As a personal branding coach, I work with a lot of high achieving women who are overworked, over scheduled, and overwhelmed. At first glance it may seem to be a person who is in high demand, but when I peel the layers back I often find a woman who simply has a difficult time saying no. She’s stretched to the max because she doesn’t know how to set healthy boundaries, she doesn’t know how to assert herself, and she doesn’t know how to say no.
If you find it difficult to say no, here are the reasons why you shouldn’t feel guilty about doing it.
1. Saying no makes you feel more confident.
When you say no, you are exercising assertiveness muscles and standing up for yourself. Instead of allowing people to run over you, or agreeing to things that you don’t want to do, saying no communicates self-esteem and self-worth. Women who struggle with self-confidence often find themselves taking on more than their fair share of work at the office, or more than their fair share of work at home. But each time you establish a boundary by saying no, you send a silent signal to yourself that you deserve equal treatment and are just as deserving as anyone else. Repeated signals over time will significantly boost your confidence. Try it!
2. Saying no clarifies what you’re all about.
I like to tell my clients that we are defined as much by what we don’t do, as we are by what we do. We are evaluated and judged as much by what the things we say no to as we are by the things we say yes to.
If you say yes to everything, your personal brand becomes muddled; no one will know what you stand for, what you believe, or who you really are. By saying no, you align yourself more closely with the values, tasks, and work that you really want to be known for. By saying no, you strengthen both your position in the marketplace and your reputation among family, friends, and colleagues.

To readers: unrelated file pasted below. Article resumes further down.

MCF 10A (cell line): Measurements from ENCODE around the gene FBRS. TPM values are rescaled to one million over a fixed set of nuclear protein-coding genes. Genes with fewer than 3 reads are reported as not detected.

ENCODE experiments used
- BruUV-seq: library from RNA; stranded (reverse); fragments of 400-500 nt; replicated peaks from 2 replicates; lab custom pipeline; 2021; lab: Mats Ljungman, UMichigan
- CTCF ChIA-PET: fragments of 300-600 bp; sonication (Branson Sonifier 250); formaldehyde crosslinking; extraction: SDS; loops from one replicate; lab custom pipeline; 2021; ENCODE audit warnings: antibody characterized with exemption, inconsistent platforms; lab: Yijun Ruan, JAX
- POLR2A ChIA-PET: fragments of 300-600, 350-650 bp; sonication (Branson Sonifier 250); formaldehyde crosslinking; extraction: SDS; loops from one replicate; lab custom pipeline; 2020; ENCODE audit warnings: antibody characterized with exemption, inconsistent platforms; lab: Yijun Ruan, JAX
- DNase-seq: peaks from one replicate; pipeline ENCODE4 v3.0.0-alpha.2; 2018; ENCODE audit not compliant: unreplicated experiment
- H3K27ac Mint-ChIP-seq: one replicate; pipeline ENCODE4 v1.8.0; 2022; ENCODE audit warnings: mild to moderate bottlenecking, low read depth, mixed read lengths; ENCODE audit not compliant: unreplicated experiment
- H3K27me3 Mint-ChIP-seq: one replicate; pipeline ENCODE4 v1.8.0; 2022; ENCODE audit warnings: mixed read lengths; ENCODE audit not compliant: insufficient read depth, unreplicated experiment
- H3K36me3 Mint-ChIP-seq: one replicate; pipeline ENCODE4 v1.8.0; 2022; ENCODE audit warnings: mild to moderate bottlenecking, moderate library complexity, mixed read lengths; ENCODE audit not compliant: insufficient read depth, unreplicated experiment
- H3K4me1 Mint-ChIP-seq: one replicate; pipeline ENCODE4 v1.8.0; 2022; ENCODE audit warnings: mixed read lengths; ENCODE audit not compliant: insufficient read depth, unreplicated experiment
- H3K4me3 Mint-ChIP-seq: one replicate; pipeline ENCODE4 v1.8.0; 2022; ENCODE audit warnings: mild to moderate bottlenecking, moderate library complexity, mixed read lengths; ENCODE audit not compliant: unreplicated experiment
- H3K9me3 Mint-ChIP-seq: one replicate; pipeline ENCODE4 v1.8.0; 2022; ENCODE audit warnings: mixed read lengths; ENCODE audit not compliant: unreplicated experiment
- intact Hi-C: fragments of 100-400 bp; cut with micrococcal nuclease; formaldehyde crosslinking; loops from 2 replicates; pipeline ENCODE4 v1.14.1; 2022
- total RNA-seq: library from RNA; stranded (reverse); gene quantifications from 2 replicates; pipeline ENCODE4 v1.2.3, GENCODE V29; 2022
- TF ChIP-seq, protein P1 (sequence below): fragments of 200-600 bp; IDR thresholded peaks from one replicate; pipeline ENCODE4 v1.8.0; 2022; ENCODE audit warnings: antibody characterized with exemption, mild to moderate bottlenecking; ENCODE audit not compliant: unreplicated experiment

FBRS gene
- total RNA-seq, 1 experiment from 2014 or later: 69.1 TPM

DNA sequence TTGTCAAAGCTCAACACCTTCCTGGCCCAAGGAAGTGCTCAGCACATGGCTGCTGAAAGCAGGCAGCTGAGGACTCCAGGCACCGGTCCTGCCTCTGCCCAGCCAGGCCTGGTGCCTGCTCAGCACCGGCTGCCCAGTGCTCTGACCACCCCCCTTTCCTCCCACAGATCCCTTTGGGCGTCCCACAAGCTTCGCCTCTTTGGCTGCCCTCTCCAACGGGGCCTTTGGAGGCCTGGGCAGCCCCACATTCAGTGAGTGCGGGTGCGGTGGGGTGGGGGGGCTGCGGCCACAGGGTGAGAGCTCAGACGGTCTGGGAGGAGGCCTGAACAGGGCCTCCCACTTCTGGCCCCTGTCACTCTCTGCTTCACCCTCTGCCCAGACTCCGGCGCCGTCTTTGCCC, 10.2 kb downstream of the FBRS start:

3. You’re not really closing the door of opportunity like you think you are.
Many women who want to get ahead at work are often looking for ways to get exposure, recognition, and praise. So when opportunities to help out, speak up, or share their expertise arise, even if they are overbooked, they will often accept because they falsely believe that by turning down one opportunity it will close the door to opportunities in the future. But this couldn’t be further from the truth. When you turn down opportunities that aren’t the right fit, come at a bad time, or you simply aren’t prepared to take on, you give yourself space to show up more fully for the opportunities that do make sense.
4. Contrary to your superwoman image, no one expects you to do it all.
In a recent episode of my podcast entitled Why Aren’t You Asking For Help I explored the many reasons women don’t ask for the help that we need. Sometimes it’s because we have had to be independent for so long that we have forgotten how to ask. Other times it’s because we don’t want to bother people who could help us. In other cases, we have a superhero complex and need to feel needed. In any event, recognize that sometimes your unwillingness to say no is simply a mask for your inability to admit what you really need – help. Ask yourself if you’re saying yes because you really want to do something, or simply because you’re too proud to admit that you can’t take on another task.
5. Saying no is a means of self-care.
When you say no to things that don’t work for you, you are exercising self-care. So many women prioritize the needs of spouses, children, bosses, friends, church, and volunteer organizations above their own. We are hardwired to take care of others so rebooting that programming takes effort, but is worth it in the end. If you can streamline your involvements and begin to prune back your commitments by saying no, even in just one area of your life, you’ll have more time and focused energy for the things that matter most to you – including yourself.